For beginners, plants like the cedar elm, oak and maple that are hardy much further north, can be set on a clean gravel bed. When the real cold (26 or lower) gets here cover the pots with 3 to 4 inches of a fairly loose mulch. Plants that grow south of Dallas, crape myrtle, firethorn, some azalea need to have more root protection. I like to let them get frostbit but bring them in before freezing. Of course the tropicals need to be babied.

All this is basically talking about the broadleaf deciduous trees. Evergreens do not go fully dormant in winter and need to be exposed to sunlight. Some broadleaf evergreen types like boxwoods slow way down but still need sunlight. Some leave the needled evergreens on top of benches all winter but I prefer to give the roots the same basic winter protection of deciduous trees but they have a higher water need.

Feeding of deciduous trees should be discontinued for the winter. Evergreens and conifers will benefit from a low nitrogen feeding. One such mix might be 70% cottonseed meal and 30% bonemeal. Being organic, this will breakdown into nutrients more slowly as the season gets cooler and the trees activity slows also. The organic spray given below can be used as a soil drench but dilute it a little more. Kelp is an excellent source of the essential minor elements needed by plants.

Insects will continue to be present. Cooler (but not cold) days mean a resurgence of the aphids. Mites will also still be around and will jump into action during a warm spell. Scale also can be a problem. Treat with a light horticultural oil which will kill the adults and also wipe out the eggs and over-wintering pupae. Be sure to cover all the cracks in the bark to get to the eggs. The organic spray (one tablespoon each liquid kelp, fish emulsion, apple cider vinegar, and molasses in one gallon of water) should still be used on a regular schedule and will work on evergreens and will also give them some nutrients. The dead scale shell will probably have to be removed physically. A soft toothbrush works for me (I sometimes need to wet the branch to loosen the scale).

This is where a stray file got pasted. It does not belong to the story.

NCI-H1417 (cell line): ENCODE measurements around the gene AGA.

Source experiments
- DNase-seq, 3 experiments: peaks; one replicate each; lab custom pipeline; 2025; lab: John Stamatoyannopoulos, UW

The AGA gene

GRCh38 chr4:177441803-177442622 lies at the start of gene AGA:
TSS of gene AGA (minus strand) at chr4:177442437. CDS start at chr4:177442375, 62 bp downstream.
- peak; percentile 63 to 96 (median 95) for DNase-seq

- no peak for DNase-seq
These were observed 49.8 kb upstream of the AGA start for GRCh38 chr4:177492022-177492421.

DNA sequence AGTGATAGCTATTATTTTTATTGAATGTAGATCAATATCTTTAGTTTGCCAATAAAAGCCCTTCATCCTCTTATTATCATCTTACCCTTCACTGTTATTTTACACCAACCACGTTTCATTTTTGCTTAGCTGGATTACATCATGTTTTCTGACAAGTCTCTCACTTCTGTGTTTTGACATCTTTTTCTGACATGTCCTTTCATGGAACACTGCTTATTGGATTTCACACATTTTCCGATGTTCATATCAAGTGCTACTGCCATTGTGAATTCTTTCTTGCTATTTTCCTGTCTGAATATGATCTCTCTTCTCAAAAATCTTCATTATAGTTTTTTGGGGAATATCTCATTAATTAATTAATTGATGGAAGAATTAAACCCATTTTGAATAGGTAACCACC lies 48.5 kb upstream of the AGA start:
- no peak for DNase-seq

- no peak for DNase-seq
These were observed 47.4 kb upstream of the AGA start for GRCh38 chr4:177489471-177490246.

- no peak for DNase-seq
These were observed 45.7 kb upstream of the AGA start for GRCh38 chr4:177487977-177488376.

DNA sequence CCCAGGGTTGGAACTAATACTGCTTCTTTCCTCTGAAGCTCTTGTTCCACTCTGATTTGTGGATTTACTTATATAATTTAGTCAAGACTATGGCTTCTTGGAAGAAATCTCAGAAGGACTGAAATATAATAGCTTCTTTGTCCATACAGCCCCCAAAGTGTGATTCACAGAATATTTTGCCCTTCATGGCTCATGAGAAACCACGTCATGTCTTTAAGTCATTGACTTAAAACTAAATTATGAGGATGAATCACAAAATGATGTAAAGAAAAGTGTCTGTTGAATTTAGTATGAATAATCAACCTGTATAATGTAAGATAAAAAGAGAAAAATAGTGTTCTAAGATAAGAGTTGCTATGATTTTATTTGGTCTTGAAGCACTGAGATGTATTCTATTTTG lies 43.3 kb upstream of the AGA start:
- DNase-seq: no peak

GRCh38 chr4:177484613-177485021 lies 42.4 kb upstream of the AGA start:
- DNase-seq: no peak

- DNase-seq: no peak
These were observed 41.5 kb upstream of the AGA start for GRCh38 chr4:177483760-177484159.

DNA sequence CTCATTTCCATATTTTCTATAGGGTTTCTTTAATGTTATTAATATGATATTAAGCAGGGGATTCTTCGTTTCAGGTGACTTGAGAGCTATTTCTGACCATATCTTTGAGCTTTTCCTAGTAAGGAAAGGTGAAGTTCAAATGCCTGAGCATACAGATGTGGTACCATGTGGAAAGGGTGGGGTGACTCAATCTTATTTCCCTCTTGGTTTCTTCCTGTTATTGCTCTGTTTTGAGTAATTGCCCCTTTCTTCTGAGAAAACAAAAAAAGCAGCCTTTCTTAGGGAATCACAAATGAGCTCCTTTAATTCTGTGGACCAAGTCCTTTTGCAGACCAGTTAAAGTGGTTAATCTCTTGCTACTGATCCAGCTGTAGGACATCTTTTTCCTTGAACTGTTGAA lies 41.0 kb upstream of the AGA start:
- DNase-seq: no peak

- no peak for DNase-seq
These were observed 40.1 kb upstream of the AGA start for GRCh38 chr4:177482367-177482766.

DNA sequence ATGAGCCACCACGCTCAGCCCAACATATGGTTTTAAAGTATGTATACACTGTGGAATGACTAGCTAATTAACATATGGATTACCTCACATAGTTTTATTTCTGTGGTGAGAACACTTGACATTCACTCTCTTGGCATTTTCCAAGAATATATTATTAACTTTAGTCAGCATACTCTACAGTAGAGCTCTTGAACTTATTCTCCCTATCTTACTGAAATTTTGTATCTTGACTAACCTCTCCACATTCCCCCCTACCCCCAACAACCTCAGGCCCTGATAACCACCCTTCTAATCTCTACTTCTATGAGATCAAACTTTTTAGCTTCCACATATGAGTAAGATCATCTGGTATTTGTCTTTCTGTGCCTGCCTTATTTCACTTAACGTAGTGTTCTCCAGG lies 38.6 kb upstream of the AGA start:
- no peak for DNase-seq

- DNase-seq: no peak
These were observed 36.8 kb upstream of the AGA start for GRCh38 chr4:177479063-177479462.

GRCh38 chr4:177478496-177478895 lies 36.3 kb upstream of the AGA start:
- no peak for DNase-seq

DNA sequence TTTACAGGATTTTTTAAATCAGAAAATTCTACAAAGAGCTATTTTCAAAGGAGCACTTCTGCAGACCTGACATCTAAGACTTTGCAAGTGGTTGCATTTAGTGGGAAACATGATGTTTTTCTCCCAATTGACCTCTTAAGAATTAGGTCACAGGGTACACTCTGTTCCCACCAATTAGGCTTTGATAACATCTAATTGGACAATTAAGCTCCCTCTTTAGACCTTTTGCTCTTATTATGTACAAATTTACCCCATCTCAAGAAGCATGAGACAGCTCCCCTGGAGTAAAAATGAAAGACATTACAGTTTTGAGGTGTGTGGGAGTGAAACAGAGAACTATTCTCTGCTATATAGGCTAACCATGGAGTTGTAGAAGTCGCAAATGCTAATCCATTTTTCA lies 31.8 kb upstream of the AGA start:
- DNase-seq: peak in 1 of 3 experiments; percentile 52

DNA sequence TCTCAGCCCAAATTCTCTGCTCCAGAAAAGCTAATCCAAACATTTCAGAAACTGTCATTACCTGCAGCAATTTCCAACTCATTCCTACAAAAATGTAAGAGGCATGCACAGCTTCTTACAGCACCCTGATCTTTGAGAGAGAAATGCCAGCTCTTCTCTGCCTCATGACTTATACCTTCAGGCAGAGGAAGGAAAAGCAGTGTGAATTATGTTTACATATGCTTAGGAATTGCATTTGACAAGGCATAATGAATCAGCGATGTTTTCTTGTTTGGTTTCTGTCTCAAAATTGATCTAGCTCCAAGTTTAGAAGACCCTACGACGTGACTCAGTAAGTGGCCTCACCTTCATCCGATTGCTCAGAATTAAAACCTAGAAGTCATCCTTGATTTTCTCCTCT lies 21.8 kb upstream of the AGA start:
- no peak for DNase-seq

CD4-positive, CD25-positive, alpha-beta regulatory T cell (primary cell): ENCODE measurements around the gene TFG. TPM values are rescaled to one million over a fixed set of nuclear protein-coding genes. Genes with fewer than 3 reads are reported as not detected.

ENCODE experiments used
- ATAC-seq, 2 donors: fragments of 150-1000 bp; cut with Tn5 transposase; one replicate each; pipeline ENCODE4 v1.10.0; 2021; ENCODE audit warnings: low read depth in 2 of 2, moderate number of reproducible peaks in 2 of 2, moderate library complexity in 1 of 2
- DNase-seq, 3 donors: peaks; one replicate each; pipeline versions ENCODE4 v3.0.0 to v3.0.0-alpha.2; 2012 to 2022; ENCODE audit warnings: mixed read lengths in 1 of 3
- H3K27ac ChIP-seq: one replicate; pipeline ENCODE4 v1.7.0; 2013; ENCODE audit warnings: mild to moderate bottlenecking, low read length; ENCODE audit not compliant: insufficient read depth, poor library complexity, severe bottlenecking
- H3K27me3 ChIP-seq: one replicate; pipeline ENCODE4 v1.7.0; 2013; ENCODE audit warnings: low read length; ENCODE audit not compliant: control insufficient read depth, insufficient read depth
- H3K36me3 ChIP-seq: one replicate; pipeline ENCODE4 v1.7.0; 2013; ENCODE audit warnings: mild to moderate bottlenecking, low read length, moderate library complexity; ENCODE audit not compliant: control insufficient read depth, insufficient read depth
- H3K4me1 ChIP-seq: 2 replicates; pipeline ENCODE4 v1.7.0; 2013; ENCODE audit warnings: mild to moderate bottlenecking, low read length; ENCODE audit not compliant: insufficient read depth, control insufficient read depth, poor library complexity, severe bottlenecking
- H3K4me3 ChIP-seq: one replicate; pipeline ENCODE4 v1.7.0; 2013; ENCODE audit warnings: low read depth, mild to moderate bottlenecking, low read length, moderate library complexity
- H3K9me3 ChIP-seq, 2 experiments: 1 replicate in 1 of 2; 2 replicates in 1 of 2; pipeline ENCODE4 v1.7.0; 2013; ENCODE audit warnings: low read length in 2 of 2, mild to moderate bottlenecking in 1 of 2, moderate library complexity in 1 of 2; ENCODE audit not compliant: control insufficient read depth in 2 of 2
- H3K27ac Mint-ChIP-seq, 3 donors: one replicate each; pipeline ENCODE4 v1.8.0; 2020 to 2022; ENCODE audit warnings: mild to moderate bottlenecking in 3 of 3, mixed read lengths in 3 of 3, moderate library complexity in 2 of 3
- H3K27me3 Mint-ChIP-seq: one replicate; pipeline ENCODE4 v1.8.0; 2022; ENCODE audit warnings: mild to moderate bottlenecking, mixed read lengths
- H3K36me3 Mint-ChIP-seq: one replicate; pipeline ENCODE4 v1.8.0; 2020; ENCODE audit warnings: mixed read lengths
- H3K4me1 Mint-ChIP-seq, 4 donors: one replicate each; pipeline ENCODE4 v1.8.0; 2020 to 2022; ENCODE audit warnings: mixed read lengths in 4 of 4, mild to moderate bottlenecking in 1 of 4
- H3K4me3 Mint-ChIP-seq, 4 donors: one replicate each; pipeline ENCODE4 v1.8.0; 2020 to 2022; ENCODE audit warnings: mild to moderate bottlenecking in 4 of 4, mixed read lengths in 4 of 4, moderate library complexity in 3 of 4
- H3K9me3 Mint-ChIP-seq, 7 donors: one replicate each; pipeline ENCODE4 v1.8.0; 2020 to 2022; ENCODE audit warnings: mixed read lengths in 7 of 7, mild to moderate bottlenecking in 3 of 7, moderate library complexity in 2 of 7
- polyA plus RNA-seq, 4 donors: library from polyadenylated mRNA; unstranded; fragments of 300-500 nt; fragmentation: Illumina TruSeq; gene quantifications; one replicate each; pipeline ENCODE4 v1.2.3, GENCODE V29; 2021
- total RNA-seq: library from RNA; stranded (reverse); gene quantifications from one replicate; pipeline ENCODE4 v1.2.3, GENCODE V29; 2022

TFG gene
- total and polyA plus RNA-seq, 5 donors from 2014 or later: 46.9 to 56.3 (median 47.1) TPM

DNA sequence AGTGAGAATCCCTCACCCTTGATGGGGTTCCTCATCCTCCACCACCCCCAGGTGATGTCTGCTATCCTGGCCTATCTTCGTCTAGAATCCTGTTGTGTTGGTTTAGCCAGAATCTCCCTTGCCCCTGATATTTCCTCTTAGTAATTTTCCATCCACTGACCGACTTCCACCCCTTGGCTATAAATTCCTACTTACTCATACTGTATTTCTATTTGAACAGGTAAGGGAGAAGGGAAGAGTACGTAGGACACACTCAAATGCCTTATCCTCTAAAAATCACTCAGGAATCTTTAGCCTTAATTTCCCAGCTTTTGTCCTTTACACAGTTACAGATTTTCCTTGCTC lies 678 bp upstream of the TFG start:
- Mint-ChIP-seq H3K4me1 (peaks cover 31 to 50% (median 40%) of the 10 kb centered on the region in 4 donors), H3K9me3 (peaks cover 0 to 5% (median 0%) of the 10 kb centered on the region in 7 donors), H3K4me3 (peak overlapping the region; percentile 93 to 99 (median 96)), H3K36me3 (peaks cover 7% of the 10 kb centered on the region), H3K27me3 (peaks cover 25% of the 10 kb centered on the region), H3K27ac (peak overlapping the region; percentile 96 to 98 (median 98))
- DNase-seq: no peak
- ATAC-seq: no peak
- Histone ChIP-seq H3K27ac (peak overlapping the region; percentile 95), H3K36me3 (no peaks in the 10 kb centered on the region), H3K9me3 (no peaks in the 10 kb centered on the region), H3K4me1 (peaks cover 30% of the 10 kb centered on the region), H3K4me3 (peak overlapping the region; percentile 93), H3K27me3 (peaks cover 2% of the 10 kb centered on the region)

When the leaves start turning the sap has quit for the year and you may check the branches and twigs to see if any need to be trimmed. Cutting back any protruding branches will keep them from snagging and possibly breaking other trees when you put them down close together. Don't cut the buds off the spring flowering plants unless absolutely necessary if you want flowers next spring.

Some may repot in the fall but I feel that it is counter-productive to do so if you can do it during bud break in the spring. New roots are more prone to freeze damage if we get a bad winter. It has been stated that the key to safe repotting is to minimize root disturbance and to exclude severe root pruning. This seems to me to be a recipe for developing root problems, poor drainage leading to root rot and the inability of the old soil to hold enough water to last all day. No heavy pruning will lead to the lack of refinement and a top heavy tree. I would recommend that repot at the proper time next spring which is when the buds swell and new growth is imminent.

By John Miller - Reprinted From 2015